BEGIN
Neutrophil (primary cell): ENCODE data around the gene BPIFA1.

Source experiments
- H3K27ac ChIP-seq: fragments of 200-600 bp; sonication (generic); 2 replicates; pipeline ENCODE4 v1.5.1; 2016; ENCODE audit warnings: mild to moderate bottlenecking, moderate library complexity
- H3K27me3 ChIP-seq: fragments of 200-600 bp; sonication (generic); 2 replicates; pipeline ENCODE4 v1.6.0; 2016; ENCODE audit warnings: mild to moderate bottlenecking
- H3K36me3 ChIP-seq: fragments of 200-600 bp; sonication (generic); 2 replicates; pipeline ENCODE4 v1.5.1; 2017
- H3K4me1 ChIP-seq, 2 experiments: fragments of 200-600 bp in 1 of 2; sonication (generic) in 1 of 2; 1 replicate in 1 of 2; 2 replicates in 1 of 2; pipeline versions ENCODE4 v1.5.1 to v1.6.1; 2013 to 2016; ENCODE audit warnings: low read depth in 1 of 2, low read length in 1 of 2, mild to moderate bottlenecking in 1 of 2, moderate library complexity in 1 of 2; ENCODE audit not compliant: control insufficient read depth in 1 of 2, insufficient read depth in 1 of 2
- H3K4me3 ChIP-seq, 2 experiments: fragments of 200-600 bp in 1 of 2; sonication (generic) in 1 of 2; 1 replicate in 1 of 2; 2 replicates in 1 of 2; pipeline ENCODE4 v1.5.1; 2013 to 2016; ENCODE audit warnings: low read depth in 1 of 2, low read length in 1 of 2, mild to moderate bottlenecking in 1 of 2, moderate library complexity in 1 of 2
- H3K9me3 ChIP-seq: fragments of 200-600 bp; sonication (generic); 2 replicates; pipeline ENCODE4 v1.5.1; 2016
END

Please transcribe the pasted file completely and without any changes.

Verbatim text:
Neutrophil (primary cell): ENCODE data around the gene BPIFA1.

Source experiments
- H3K27ac ChIP-seq: fragments of 200-600 bp; sonication (generic); 2 replicates; pipeline ENCODE4 v1.5.1; 2016; ENCODE audit warnings: mild to moderate bottlenecking, moderate library complexity
- H3K27me3 ChIP-seq: fragments of 200-600 bp; sonication (generic); 2 replicates; pipeline ENCODE4 v1.6.0; 2016; ENCODE audit warnings: mild to moderate bottlenecking
- H3K36me3 ChIP-seq: fragments of 200-600 bp; sonication (generic); 2 replicates; pipeline ENCODE4 v1.5.1; 2017
- H3K4me1 ChIP-seq, 2 experiments: fragments of 200-600 bp in 1 of 2; sonication (generic) in 1 of 2; 1 replicate in 1 of 2; 2 replicates in 1 of 2; pipeline versions ENCODE4 v1.5.1 to v1.6.1; 2013 to 2016; ENCODE audit warnings: low read depth in 1 of 2, low read length in 1 of 2, mild to moderate bottlenecking in 1 of 2, moderate library complexity in 1 of 2; ENCODE audit not compliant: control insufficient read depth in 1 of 2, insufficient read depth in 1 of 2
- H3K4me3 ChIP-seq, 2 experiments: fragments of 200-600 bp in 1 of 2; sonication (generic) in 1 of 2; 1 replicate in 1 of 2; 2 replicates in 1 of 2; pipeline ENCODE4 v1.5.1; 2013 to 2016; ENCODE audit warnings: low read depth in 1 of 2, low read length in 1 of 2, mild to moderate bottlenecking in 1 of 2, moderate library complexity in 1 of 2
- H3K9me3 ChIP-seq: fragments of 200-600 bp; sonication (generic); 2 replicates; pipeline ENCODE4 v1.5.1; 2016